Socializing your pet and integrating them into the family is a great way to prevent obsessive behavior.
If both of your pets are adults, you may want to consider redirection as an option for preventing dog-on-cat aggression. One technique that has been known to work in many cases is directing your dog’s attention from your cat towards something interesting like a fun game or toys like a stuffed Kong.
3. Feed Your Dog and Cat Separately
Food aggression is relatively common in dogs. This aggression is a form of resource guarding where the dog views food as a resource and will guard it against other animals.
When your dog sees your cat eat in the same room, they might feel threatened and sometimes chase after them because they feel it is unfair for other pets to have free access to their food bowls.
Feeding your dog and cat in a separate room can help prevent this behavior from occurring, especially if you feed them on opposite sides of the room or house so that there isn’t any direct contact between the two animals as they eat.
4. Introduce Your Dog and Cat Properly
Here are some steps to introduce a new cat to your dog:
- Keep your cat in a carrier and introduce it to the dog on its own turf
- Allow them to sniff each other through the bars of their respective carriers, but don’t allow any physical contact
- Let them explore one another’s territory for a few minutes before you let them out together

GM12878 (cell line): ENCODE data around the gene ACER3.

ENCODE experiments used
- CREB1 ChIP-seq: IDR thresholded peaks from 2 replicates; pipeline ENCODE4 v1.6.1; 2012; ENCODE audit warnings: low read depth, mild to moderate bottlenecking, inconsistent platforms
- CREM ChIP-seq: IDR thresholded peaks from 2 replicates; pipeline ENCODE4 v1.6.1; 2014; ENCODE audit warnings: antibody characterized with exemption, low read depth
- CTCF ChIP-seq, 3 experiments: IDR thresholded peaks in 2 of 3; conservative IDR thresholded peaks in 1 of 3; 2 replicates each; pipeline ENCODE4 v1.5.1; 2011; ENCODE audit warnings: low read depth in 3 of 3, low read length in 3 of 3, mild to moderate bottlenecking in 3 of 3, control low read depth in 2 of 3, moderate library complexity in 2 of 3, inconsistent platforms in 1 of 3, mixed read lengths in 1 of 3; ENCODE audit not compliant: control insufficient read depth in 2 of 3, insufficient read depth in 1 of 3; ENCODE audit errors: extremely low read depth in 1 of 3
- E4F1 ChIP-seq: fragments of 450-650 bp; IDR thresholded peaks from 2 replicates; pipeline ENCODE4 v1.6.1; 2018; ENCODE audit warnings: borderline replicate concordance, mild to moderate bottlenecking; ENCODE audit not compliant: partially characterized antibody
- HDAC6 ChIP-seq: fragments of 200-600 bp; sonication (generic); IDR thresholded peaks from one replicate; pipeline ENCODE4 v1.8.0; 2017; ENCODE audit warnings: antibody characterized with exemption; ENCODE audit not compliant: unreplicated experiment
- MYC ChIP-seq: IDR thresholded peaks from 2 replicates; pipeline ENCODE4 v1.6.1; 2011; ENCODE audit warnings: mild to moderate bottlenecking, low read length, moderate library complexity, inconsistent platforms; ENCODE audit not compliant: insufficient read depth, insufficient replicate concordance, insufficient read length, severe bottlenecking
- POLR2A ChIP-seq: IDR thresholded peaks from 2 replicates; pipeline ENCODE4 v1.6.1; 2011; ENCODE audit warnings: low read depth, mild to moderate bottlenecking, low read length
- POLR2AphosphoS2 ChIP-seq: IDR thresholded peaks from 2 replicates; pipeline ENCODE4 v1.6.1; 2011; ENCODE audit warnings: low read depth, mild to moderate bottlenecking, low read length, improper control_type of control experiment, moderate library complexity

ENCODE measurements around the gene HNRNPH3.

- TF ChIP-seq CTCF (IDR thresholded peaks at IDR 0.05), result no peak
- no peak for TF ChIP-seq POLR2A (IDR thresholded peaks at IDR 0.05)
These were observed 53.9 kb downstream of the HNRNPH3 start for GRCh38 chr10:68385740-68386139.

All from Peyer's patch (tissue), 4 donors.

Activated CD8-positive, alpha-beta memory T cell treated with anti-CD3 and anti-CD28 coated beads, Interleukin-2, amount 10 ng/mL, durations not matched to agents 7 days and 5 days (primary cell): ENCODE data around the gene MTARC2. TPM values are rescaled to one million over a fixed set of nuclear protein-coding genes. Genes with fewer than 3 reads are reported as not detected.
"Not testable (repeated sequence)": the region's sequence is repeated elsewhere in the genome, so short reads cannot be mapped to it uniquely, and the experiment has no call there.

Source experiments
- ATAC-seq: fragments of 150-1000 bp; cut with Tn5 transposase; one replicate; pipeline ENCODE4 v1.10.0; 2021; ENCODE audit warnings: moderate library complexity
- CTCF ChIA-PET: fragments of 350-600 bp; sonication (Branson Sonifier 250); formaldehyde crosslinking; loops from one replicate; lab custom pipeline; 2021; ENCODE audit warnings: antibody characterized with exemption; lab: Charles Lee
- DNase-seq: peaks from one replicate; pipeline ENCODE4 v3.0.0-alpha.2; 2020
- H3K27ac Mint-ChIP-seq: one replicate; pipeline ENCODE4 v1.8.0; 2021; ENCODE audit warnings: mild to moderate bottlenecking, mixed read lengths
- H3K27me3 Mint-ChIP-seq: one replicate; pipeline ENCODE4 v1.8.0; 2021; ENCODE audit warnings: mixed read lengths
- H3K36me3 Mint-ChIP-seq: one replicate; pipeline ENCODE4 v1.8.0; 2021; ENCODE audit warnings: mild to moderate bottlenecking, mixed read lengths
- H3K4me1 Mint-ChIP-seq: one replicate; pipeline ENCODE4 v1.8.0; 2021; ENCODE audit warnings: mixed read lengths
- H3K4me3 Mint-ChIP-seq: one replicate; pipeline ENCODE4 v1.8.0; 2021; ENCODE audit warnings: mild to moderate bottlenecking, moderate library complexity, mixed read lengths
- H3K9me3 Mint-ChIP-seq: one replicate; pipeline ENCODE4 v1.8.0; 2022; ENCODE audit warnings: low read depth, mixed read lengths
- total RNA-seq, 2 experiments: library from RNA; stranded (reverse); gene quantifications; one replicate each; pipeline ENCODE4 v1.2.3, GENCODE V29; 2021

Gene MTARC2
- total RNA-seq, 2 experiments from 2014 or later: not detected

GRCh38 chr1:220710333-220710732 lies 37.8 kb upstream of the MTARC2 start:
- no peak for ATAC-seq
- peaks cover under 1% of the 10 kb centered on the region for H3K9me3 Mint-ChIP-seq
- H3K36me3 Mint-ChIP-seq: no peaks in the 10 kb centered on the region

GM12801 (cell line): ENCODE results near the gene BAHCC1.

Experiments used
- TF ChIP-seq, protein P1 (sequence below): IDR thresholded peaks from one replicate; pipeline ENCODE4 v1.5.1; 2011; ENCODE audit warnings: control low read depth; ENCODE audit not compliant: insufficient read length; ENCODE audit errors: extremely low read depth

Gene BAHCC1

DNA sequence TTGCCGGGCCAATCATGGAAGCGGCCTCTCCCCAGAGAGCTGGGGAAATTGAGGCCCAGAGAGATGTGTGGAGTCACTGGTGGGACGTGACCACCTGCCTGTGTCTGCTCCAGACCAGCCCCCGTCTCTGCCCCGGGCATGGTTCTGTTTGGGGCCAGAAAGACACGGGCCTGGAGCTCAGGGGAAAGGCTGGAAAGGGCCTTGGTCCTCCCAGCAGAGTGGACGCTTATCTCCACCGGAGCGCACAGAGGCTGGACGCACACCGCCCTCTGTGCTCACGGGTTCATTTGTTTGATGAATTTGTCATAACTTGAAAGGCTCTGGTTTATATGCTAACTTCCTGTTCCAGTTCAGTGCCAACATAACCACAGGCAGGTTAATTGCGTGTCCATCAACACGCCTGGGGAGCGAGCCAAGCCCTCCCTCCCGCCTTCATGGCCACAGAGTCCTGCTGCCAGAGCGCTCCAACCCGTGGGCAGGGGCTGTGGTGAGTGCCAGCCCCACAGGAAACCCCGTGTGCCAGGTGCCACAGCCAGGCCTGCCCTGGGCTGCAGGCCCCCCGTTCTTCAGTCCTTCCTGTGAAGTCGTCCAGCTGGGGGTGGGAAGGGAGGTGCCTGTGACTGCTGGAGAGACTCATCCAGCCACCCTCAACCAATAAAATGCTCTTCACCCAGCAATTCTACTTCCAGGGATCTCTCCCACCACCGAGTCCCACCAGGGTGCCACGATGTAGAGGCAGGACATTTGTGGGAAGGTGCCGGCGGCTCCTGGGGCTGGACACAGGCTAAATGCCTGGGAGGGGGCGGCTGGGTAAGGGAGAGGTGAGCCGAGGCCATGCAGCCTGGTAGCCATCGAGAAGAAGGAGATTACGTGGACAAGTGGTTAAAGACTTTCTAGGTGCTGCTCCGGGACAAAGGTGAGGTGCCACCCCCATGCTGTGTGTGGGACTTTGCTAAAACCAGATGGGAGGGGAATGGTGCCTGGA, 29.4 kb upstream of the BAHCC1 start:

- If they’re still getting along after an hour, give it some time – you can always separate them if necessary
- Keep lots of toys around for both pets to enjoy so they’ll have plenty of entertainment when left alone
5. Get The Help of a Professional Dog Trainer or Behaviourist
If this doesn’t work, it may be time to call in the professionals. Dog trainers and behaviouralists are trained for situations exactly like these. They can help you teach your dog to live harmoniously with your cat by teaching them through positive reinforcement or desensitization exercises.
If you have a dog that is obsessed with your cat, there are some things to consider. For example, dogs can react differently when they see their owner petting the cat rather than seeing someone else do it.
It’s important not to give preferential treatment in order for them to get used to one or the other.
I also recommend making sure each pet has its own space and resources, so neither feels like an outsider. With these tips at hand, hopefully, we’ll be able to help you make peace between animals and live together harmoniously!
There are a few reasons why your dog may act like a cat. One possibility is that they are copying their feline friend’s behavior. Another reason could be that your dog may belong to one of the cat-like breeds.
There are a few reasons why your dog may be nibbling on your cat. One possibility is that they are grooming them. Dogs have a strong prey drive and may see cats as prey, so they may be trying to play or dominate them. Nibbling can also be a sign of affection – dogs often nip their loved ones as a way of showing they care.
Dogs start licking their feline friends as a way of expressing affection, connection, and excitement. The licking may also be due to playfulness or an impulse for grooming the cat.